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When Chain, Chain, Chain is a Pain, Pain, Pain

I love smart dogs. I mean, who doesn’t? But sometimes having a dog who can not only put two and two together but keep right on going with their calculations can be challenging. Let me explain. All dogs make associative predictions. The leash means we’re going for a walk. The food bowl means yummy stuff is coming. Some dogs, though, take it even further, chaining together an entire series of events.

The classic example of backchaining happens with separation anxiety. A dog who is distressed when his owners leave observes that before the actual departure, the owner picks up her keys. Before that, she puts on her coat. And even before that, she dries her hair. Eventually, the dog becomes distressed when he hears the blow dryer, because he knows the rest of the sequence will lead to his owner’s absence. I once heard from another trainer about a dog who had separation anxiety and had backchained the entire weekday morning departure sequence to the owner’s alarm clock going off!

Backchaining came into play with our recently adopted dog, Sage. She had not only been in the shelter, but had been adopted and then returned. The first time we tried to get her into the car to go to the park, she balked. She was on leash, of course, but tried her best to bolt as far away from the car as possible. She seemed terrified. Was she afraid of being taken somewhere only to be abandoned again? Had she only taken car rides to go to the vet? Or maybe she’d hurt herself trying to jump in? I would have started a program of counterconditioning right away, but my husband suggested that if he just picked her up and put her in, after a few rides to the park she would come to associate the car with good things and the issue would take care of itself. It was worth a try! Sadly, it didn’t work out that way. Once in the car, Sage was distressed for at least the first part of the ride. The avoidance behavior when trying to get her into the car became strengthened. And even more troubling was that she had quickly figured out that getting in the car was proceeded by walking out the front door, which came after having the leash put on, which was preceded by the harness being put on. In no time at all, she ran whenever I picked up the harness. Aaack!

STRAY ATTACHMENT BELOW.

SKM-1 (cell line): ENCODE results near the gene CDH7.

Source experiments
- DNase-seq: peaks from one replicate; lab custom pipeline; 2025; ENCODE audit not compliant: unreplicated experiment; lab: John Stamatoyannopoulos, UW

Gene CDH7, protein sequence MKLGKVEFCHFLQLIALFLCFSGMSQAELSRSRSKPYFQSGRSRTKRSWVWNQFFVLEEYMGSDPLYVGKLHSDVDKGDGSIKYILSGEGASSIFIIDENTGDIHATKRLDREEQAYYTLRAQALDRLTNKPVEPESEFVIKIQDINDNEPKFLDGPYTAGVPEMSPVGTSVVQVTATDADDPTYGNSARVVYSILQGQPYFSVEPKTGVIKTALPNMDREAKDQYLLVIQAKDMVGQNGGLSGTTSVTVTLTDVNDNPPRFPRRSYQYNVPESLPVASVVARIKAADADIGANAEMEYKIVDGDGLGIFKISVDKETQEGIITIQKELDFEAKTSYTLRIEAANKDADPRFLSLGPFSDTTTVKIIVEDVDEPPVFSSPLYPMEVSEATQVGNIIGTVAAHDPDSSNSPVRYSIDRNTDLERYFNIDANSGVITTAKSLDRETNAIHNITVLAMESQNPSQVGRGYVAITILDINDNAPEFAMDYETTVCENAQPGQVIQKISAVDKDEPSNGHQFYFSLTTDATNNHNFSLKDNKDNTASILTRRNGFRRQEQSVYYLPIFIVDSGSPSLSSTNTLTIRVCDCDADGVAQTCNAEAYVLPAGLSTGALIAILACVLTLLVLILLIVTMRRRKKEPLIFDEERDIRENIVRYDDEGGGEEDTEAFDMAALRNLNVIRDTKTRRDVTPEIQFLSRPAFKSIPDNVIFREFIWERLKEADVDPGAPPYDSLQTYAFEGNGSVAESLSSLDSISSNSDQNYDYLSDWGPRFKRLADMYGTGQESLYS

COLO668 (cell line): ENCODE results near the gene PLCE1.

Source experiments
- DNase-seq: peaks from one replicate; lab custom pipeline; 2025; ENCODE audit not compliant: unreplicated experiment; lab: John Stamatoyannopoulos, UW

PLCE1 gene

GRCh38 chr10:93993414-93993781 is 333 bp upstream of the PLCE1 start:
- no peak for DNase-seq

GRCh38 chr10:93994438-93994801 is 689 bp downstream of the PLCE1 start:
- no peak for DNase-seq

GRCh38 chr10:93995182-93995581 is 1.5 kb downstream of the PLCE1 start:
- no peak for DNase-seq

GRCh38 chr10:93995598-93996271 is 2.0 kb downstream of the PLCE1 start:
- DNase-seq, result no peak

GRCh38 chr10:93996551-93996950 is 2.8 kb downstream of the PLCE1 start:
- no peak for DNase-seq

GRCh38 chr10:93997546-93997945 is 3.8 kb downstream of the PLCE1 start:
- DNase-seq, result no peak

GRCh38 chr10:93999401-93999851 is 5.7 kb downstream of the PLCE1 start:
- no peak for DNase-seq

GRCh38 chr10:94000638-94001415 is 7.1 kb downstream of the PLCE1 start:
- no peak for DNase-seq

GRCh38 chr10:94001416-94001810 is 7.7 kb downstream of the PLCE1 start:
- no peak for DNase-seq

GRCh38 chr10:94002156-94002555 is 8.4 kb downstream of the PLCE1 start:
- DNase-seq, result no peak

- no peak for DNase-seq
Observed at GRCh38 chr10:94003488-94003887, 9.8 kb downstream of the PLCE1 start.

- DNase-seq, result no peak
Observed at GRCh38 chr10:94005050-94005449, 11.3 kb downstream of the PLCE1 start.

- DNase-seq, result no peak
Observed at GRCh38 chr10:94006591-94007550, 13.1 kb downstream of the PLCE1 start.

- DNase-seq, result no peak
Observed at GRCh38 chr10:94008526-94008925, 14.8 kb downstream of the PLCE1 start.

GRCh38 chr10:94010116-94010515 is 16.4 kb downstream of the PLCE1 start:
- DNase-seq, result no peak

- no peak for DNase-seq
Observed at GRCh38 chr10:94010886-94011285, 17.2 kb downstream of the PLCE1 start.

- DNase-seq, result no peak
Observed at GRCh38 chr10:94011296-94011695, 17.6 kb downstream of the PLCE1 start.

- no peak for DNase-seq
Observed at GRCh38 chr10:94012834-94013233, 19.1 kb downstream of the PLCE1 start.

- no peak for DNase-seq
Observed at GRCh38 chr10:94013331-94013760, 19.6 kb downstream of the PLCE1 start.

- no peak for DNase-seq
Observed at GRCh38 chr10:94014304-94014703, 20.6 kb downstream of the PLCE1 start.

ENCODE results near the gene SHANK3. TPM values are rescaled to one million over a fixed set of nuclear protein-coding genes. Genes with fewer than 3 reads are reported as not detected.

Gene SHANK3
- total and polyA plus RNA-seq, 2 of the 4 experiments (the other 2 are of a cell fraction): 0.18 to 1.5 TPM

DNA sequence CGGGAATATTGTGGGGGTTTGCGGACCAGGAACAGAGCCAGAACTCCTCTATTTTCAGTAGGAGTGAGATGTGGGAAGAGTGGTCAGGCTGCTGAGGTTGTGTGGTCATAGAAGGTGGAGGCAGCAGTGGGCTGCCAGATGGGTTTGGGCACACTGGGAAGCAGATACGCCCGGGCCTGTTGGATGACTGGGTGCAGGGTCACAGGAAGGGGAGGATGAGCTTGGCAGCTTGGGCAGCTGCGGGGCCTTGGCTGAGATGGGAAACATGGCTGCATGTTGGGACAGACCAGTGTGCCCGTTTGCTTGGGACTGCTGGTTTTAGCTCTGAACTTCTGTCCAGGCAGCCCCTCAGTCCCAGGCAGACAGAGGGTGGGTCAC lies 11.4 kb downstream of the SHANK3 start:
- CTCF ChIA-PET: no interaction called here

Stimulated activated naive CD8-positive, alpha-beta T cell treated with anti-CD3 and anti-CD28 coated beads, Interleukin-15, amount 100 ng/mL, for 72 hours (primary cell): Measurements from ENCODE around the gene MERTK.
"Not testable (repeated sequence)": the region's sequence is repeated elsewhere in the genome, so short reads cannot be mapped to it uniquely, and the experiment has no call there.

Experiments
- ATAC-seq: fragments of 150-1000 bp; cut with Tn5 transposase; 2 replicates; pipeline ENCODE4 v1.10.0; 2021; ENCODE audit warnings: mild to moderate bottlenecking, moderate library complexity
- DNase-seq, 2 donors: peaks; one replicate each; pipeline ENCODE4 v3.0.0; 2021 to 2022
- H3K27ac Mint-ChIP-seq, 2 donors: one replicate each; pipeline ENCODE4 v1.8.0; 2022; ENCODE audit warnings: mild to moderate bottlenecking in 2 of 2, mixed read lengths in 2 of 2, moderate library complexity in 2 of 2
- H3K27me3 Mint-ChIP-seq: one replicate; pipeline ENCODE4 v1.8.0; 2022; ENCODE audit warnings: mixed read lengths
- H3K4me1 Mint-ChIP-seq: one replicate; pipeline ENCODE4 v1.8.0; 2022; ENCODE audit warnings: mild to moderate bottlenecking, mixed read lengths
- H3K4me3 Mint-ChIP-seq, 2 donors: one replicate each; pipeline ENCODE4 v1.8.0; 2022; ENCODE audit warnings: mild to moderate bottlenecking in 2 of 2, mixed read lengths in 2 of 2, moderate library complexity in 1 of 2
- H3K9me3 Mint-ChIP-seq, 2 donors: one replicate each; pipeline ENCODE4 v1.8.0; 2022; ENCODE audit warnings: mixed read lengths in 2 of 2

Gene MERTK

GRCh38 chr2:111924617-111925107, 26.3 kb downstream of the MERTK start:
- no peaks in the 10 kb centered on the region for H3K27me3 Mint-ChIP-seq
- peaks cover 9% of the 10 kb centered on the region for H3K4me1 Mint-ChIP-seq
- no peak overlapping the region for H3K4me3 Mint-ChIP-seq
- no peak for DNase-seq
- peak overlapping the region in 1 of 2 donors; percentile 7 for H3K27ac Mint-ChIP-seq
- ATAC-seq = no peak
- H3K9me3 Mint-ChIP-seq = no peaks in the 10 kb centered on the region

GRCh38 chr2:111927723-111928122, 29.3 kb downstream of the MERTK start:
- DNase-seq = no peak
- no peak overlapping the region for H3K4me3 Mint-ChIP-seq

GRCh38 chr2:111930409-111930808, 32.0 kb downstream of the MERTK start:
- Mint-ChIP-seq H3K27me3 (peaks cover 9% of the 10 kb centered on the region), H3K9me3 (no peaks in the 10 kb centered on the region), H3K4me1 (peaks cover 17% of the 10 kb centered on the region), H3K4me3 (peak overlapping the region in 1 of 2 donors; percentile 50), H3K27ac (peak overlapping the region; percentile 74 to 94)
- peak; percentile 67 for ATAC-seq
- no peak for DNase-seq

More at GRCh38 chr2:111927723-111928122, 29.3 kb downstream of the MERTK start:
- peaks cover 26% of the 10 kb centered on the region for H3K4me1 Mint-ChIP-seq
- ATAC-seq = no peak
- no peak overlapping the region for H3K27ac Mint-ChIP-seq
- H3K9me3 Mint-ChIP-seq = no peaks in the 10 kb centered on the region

A behavior modification protocol is now underway. By initially using bits of hot dog, which she loves, and allowing her to stick her head through the harness hole herself, I was able to get the harness on her. We practiced it separately from anything else multiple times daily so that the harness never predicted anything scary. I can now harness her without the use of treats, and it only ever predicts a walk around the property or training in front of the house, both of which she enjoys. We’re also in the midst of practicing a protocol for the car, and it’s going well. If you’re interested in knowing what we’re doing, and getting some tips on dogs who are afraid of riding in the car, let me know in the comments and I’ll cover it in another post. In the meantime, Sage and I will be keeping up the good work and I look forward to being able to take her to a variety of fun places. ____________________________________________________ You can find my books, seminar recordings, blog, and more at and follow me on FB @NicoleWildeauthor. My dog trainer mentoring service can be found at Dog Trainer's Friend. And if wildlife photos are your thing, check out my Instagram at nicolewildeart. Art makes great holiday gifts!

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